This past Sunday, North Gate Vineyard in Purcellville hosted their first ever wine blending workshop with winemaker/owner Mark Fedor. Eight of us from the squad were lucky enough to get tickets to attend this incredibly unique event. Thanks for the heads up Chris, you’re the best!!!! North Gate and it’s owners and team have long been a favorite of mine, and one of the things I love that they do is bring their club members and regulars in on the process and really try to educate on how and why they do what they do to make consistently great wine. So this workshop was perfect for a wine geek like me!
We arrived early so that we could get checked in and say our hellos to all of our friends at North Gate. The tables were already set with lots of science experiment looking tools and such like beakers, tubes, and a fun looking long skinny tool for sucking exact amounts of wine up out of a bottle. We quickly learned that it was not for sword fighting or poking your neighbor, some people are no fun. And there were a few papers at each spot that looked interesting but also like they might require some work. Hmmmm, paperwork on a Sunday morning? This better be worth it.
Mark got us started by talking about how he personally goes about blending wines…always at the kitchen table at the house, always in the evening, and no food before or during the process. Gotta keep the palate clean! He described blends as the winemakers true art form, the place where they can take a few different good wines and create a custom great wine that only they can offer. He explained how adding even a small percentage of another wine to a single varietal can completely change the taste and how they look at the properties of each wine and try to add other varietals that would enhance the flavor. For instance if you have a wine that is highly acidic you might add a smoother wine to mellow it out a bit. It was a really cool education on the practice and reasoning behind blending.
On to the fun part! On our table were five bottles of freshly opened red wine. We had a bottle each of 2015 Petit Verdot, 2015 Merlot, 2015 Cabernet Franc, and to our great excitement a bottle each of 2016 Chambourcin, and 2016 Cabernet Sauvingnon. The last two were particularly exciting because they haven’t been bottled and released yet, so we got to play with two brand new wines complete with handwritten blue tape labels. Our first task was to taste each of these five wines and take notes about them so that we could use this info to make educated blends later in the process. Our note cheat sheet was pretty comprehensive and covered areas like aroma (fruity vs oakey, strong vs subdued), taste (on the front, middle end and whether short or long finish), acidity (bright, round, or dull), and tannins (chalky/dusty, smooth/soft, or astringent/bitter). As we began this part of the process, Mark informed us that we didn’t have to actually drink all the wine, we could spit it out. In a move that will shock absolutely no one we informed him that spitters are quitters and proceeded to drink every drop. Seriously, does he think we’re a bunch of amateurs? This was a really interesting exercise and I thoroughly enjoyed tasting the wines using a more analytical approach.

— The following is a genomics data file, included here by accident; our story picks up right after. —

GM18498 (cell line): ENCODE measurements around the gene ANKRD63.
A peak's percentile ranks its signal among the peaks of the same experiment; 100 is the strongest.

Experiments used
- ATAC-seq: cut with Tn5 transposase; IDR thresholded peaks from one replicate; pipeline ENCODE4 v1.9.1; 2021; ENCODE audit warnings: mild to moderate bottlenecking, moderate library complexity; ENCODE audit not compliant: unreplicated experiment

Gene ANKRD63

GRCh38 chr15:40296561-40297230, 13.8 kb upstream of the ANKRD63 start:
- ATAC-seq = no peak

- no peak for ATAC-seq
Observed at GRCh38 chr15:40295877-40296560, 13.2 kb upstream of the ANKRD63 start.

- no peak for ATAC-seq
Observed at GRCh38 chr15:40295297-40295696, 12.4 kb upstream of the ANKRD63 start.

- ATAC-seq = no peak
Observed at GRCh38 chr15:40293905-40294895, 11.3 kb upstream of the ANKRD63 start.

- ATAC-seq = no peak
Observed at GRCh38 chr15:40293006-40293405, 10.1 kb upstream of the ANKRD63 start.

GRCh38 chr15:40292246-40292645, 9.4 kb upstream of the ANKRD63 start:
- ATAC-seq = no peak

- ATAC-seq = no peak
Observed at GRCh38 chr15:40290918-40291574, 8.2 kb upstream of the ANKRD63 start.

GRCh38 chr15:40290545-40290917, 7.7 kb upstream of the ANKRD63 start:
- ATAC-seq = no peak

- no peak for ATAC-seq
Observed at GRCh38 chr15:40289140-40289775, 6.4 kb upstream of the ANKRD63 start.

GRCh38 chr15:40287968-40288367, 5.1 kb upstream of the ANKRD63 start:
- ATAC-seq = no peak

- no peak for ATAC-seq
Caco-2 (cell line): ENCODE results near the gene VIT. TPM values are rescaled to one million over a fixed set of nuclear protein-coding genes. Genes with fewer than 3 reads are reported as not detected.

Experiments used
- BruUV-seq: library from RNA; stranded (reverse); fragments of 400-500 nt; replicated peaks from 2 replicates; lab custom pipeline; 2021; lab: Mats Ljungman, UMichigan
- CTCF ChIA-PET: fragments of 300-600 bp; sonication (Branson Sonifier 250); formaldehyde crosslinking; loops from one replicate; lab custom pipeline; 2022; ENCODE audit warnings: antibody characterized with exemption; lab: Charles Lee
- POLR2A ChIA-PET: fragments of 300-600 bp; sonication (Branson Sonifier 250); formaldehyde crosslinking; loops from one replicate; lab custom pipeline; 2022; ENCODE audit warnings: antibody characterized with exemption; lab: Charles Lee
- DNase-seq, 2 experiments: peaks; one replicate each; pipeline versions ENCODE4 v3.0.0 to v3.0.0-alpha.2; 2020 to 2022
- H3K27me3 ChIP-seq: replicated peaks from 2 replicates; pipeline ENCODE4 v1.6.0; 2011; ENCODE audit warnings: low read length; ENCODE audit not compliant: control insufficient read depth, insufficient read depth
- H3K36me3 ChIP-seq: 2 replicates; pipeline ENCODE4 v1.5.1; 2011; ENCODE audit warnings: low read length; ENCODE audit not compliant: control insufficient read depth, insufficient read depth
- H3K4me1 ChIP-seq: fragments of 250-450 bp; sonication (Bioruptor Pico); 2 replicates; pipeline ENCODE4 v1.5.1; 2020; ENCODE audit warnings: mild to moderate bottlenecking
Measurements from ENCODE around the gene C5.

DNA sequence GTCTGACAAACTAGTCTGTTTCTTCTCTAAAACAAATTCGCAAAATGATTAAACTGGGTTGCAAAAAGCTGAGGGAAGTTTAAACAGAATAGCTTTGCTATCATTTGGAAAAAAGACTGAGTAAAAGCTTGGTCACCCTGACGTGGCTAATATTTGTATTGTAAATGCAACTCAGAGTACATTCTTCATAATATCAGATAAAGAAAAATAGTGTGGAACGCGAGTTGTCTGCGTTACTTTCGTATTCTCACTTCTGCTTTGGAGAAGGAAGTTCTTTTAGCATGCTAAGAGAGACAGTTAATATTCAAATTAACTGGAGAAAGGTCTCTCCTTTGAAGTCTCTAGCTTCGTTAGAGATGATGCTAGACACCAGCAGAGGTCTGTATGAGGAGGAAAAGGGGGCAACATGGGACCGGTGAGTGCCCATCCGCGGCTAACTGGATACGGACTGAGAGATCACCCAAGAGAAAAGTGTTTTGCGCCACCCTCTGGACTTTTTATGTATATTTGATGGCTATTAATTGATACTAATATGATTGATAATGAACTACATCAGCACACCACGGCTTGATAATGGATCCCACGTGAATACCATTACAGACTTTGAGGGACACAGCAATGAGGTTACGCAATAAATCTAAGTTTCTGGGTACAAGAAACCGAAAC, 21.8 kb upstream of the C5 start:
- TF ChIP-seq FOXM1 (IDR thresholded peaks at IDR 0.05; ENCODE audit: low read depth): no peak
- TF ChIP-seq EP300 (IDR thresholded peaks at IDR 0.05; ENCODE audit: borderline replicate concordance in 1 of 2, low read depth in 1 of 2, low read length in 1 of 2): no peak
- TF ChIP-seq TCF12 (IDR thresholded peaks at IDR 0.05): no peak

After completing our tasting, the next step was to review our notes and use them to come up with some blends we thought would be good and then have at it! This was the really fun part and it was made even more fun by the fact that as there were eight of us we got to try A LOT of different blends. Some of them were really good, and a couple were well, let’s just say that one of our group circled the blend he’d made and wrote ‘DON’T LIKE’ next to it, I think that says it all. My blends consisted of a 70% Cab Sauv/20% Chambourcin/10% Petit Verdot, a 40% Cab Franc/40% Merlot/20% Chambourcin, a 90% Chambourcin/10% Merlot, and finally a 60% Cab Sauv/40% Cab Franc. I think my favorite blend was my first, the Cab Sauv/Chambourcin/Petit Verdot. It was nice and smooth and very drinkable. The Chambourcin/Merlot was also really nice. The Chambourcin, being new and not ready for prime time was still a little weak, but the addition of the Merlot helped it quite a bit and added some oomph. It was really quite amazing how just a small addition can really change the entire taste of the wines. Others in our group had some really good blends going on too, but honestly it was a bit confusing figuring out what was what with all the glasses going around our table. A couple of our blends were SO good we offered to sell the recipes to Mark for ONE MILLION DOLLARS, but alas he declined our generous offer. Some people don’t recognize a deal when they see one. His loss.
This was a fantastic event and I had an amazing time. And you could tell by the buzz and laughter around the room that everyone else did too. North Gate has really done a great job of coming up with fun, creative and educational events over the past several years, and this was definitely no exception. In chatting with Mark afterwards he told me that maybe next time they’ll do white wines, so keep an eye out for that. And the next time you visit North Gate, or any winery for that matter, pay special attention to the blends and think about the thought and work that goes into making them just right. Winemaking is part art, part science, and part luck. When all three hit just right it’s magical!